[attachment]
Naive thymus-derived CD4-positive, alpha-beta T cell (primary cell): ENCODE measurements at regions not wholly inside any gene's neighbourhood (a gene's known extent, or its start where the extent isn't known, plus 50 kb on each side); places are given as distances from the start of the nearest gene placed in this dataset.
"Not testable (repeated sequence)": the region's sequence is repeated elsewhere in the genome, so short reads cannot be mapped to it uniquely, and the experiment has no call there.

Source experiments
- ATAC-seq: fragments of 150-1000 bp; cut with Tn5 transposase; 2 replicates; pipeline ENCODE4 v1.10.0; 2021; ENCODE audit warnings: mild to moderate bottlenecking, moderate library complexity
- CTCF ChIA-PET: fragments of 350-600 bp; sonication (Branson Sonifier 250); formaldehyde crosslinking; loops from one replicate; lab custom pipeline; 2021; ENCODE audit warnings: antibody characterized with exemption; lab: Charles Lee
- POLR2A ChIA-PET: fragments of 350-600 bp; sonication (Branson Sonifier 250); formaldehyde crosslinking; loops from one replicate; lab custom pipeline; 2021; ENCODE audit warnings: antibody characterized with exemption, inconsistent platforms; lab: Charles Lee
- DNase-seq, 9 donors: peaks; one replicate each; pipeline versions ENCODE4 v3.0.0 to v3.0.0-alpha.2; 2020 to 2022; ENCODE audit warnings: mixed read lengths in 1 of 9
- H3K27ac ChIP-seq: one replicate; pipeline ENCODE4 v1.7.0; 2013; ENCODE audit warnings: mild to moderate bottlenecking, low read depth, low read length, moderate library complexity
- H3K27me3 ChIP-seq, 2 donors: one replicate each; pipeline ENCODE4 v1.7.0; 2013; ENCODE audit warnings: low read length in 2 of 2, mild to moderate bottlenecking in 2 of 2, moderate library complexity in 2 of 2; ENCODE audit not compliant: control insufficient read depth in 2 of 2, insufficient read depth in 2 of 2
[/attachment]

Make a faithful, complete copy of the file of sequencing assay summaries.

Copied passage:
Naive thymus-derived CD4-positive, alpha-beta T cell (primary cell): ENCODE measurements at regions not wholly inside any gene's neighbourhood (a gene's known extent, or its start where the extent isn't known, plus 50 kb on each side); places are given as distances from the start of the nearest gene placed in this dataset.
"Not testable (repeated sequence)": the region's sequence is repeated elsewhere in the genome, so short reads cannot be mapped to it uniquely, and the experiment has no call there.

Source experiments
- ATAC-seq: fragments of 150-1000 bp; cut with Tn5 transposase; 2 replicates; pipeline ENCODE4 v1.10.0; 2021; ENCODE audit warnings: mild to moderate bottlenecking, moderate library complexity
- CTCF ChIA-PET: fragments of 350-600 bp; sonication (Branson Sonifier 250); formaldehyde crosslinking; loops from one replicate; lab custom pipeline; 2021; ENCODE audit warnings: antibody characterized with exemption; lab: Charles Lee
- POLR2A ChIA-PET: fragments of 350-600 bp; sonication (Branson Sonifier 250); formaldehyde crosslinking; loops from one replicate; lab custom pipeline; 2021; ENCODE audit warnings: antibody characterized with exemption, inconsistent platforms; lab: Charles Lee
- DNase-seq, 9 donors: peaks; one replicate each; pipeline versions ENCODE4 v3.0.0 to v3.0.0-alpha.2; 2020 to 2022; ENCODE audit warnings: mixed read lengths in 1 of 9
- H3K27ac ChIP-seq: one replicate; pipeline ENCODE4 v1.7.0; 2013; ENCODE audit warnings: mild to moderate bottlenecking, low read depth, low read length, moderate library complexity
- H3K27me3 ChIP-seq, 2 donors: one replicate each; pipeline ENCODE4 v1.7.0; 2013; ENCODE audit warnings: low read length in 2 of 2, mild to moderate bottlenecking in 2 of 2, moderate library complexity in 2 of 2; ENCODE audit not compliant: control insufficient read depth in 2 of 2, insufficient read depth in 2 of 2